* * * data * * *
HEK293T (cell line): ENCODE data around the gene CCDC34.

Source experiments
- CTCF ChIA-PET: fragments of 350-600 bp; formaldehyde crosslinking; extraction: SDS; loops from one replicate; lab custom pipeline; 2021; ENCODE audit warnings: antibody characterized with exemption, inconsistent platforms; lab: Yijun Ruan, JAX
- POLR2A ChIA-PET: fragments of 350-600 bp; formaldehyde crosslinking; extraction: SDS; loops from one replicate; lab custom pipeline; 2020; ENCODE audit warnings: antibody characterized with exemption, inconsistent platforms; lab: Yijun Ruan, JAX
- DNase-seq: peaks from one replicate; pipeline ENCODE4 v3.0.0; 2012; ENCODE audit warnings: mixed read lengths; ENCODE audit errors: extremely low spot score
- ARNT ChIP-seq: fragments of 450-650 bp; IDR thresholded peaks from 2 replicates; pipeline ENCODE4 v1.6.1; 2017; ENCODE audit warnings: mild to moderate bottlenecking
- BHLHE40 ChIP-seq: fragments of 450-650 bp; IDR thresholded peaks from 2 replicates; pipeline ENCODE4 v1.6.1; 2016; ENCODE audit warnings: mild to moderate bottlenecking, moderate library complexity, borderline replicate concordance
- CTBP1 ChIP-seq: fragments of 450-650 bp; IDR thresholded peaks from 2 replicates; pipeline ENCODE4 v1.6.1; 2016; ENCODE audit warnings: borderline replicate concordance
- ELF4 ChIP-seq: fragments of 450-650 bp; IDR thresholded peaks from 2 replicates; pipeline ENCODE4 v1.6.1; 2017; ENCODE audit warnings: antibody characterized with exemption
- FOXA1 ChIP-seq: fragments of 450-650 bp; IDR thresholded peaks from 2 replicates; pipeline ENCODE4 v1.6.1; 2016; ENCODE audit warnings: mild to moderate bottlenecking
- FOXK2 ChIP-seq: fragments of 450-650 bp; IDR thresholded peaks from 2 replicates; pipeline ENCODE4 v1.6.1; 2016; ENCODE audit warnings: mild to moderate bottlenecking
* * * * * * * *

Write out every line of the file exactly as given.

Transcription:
HEK293T (cell line): ENCODE data around the gene CCDC34.

Source experiments
- CTCF ChIA-PET: fragments of 350-600 bp; formaldehyde crosslinking; extraction: SDS; loops from one replicate; lab custom pipeline; 2021; ENCODE audit warnings: antibody characterized with exemption, inconsistent platforms; lab: Yijun Ruan, JAX
- POLR2A ChIA-PET: fragments of 350-600 bp; formaldehyde crosslinking; extraction: SDS; loops from one replicate; lab custom pipeline; 2020; ENCODE audit warnings: antibody characterized with exemption, inconsistent platforms; lab: Yijun Ruan, JAX
- DNase-seq: peaks from one replicate; pipeline ENCODE4 v3.0.0; 2012; ENCODE audit warnings: mixed read lengths; ENCODE audit errors: extremely low spot score
- ARNT ChIP-seq: fragments of 450-650 bp; IDR thresholded peaks from 2 replicates; pipeline ENCODE4 v1.6.1; 2017; ENCODE audit warnings: mild to moderate bottlenecking
- BHLHE40 ChIP-seq: fragments of 450-650 bp; IDR thresholded peaks from 2 replicates; pipeline ENCODE4 v1.6.1; 2016; ENCODE audit warnings: mild to moderate bottlenecking, moderate library complexity, borderline replicate concordance
- CTBP1 ChIP-seq: fragments of 450-650 bp; IDR thresholded peaks from 2 replicates; pipeline ENCODE4 v1.6.1; 2016; ENCODE audit warnings: borderline replicate concordance
- ELF4 ChIP-seq: fragments of 450-650 bp; IDR thresholded peaks from 2 replicates; pipeline ENCODE4 v1.6.1; 2017; ENCODE audit warnings: antibody characterized with exemption
- FOXA1 ChIP-seq: fragments of 450-650 bp; IDR thresholded peaks from 2 replicates; pipeline ENCODE4 v1.6.1; 2016; ENCODE audit warnings: mild to moderate bottlenecking
- FOXK2 ChIP-seq: fragments of 450-650 bp; IDR thresholded peaks from 2 replicates; pipeline ENCODE4 v1.6.1; 2016; ENCODE audit warnings: mild to moderate bottlenecking